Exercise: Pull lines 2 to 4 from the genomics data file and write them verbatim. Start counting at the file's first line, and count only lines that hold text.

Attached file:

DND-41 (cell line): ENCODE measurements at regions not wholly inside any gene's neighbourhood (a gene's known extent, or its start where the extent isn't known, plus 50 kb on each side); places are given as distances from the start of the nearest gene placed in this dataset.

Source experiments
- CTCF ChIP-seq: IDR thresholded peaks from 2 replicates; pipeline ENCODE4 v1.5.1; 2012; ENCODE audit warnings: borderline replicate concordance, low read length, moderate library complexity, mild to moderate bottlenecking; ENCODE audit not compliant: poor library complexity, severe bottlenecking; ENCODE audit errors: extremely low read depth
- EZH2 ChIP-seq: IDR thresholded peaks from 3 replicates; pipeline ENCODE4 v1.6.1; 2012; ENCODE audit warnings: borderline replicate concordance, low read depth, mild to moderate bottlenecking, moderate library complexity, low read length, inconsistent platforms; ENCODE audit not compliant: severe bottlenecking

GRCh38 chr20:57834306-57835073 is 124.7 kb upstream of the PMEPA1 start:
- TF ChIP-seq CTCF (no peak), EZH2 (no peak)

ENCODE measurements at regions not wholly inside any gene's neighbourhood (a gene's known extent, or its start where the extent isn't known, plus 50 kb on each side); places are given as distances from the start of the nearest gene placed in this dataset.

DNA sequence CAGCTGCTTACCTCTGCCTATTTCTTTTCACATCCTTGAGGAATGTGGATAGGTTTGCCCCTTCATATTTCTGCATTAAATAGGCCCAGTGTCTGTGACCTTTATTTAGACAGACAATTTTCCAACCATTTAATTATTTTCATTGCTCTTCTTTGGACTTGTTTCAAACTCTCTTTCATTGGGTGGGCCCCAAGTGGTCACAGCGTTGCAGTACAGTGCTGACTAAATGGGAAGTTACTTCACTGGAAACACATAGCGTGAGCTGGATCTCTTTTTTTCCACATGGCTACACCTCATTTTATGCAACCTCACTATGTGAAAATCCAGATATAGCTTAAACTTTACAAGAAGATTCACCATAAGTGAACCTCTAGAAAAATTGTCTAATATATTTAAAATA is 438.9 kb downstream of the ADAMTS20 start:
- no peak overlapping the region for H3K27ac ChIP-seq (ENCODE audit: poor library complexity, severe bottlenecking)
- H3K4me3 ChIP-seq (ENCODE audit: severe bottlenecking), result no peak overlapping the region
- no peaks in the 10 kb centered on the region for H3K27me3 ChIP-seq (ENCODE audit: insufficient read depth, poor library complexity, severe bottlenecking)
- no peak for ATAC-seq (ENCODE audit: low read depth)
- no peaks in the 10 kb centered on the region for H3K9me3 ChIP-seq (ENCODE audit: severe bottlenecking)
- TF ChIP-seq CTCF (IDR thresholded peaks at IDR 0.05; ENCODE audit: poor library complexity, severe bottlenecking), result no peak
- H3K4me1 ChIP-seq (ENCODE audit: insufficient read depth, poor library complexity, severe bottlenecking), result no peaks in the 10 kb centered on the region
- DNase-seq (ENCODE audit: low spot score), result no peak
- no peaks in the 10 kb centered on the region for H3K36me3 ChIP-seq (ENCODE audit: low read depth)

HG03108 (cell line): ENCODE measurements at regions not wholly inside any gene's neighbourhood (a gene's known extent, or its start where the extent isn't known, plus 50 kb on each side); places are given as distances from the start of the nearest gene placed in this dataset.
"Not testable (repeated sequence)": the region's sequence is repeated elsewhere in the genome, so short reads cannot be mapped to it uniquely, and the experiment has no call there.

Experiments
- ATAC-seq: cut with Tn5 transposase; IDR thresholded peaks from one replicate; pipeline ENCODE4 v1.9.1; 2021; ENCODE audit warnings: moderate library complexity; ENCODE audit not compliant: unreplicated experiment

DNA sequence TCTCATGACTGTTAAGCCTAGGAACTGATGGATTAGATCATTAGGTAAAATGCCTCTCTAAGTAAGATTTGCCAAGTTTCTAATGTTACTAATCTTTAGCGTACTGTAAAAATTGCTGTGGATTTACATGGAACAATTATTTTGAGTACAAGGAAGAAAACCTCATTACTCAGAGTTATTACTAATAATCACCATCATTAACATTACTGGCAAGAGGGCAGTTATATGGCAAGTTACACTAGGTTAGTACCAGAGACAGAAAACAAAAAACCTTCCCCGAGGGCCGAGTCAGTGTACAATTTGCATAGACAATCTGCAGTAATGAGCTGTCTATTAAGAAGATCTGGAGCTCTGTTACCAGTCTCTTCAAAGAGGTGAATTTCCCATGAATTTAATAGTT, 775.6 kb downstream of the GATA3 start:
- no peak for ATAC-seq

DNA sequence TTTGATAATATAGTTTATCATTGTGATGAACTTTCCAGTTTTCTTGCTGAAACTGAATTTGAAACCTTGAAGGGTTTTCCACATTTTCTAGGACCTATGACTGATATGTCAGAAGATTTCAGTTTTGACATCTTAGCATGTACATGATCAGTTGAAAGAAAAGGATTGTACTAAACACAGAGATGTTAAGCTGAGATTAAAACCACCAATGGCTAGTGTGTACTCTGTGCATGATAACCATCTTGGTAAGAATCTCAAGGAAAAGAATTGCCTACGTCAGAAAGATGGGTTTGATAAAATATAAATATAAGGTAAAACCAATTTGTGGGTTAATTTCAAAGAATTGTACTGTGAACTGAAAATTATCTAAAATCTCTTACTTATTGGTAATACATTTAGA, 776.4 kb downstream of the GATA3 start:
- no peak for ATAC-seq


Source experiments
- CTCF ChIP-seq: IDR thresholded peaks from 2 replicates; pipeline ENCODE4 v1.5.1; 2012; ENCODE audit warnings: borderline replicate concordance, low read length, moderate library complexity, mild to moderate bottlenecking; ENCODE audit not compliant: poor library complexity, severe bottlenecking; ENCODE audit errors: extremely low read depth
- EZH2 ChIP-seq: IDR thresholded peaks from 3 replicates; pipeline ENCODE4 v1.6.1; 2012; ENCODE audit warnings: borderline replicate concordance, low read depth, mild to moderate bottlenecking, moderate library complexity, low read length, inconsistent platforms; ENCODE audit not compliant: severe bottlenecking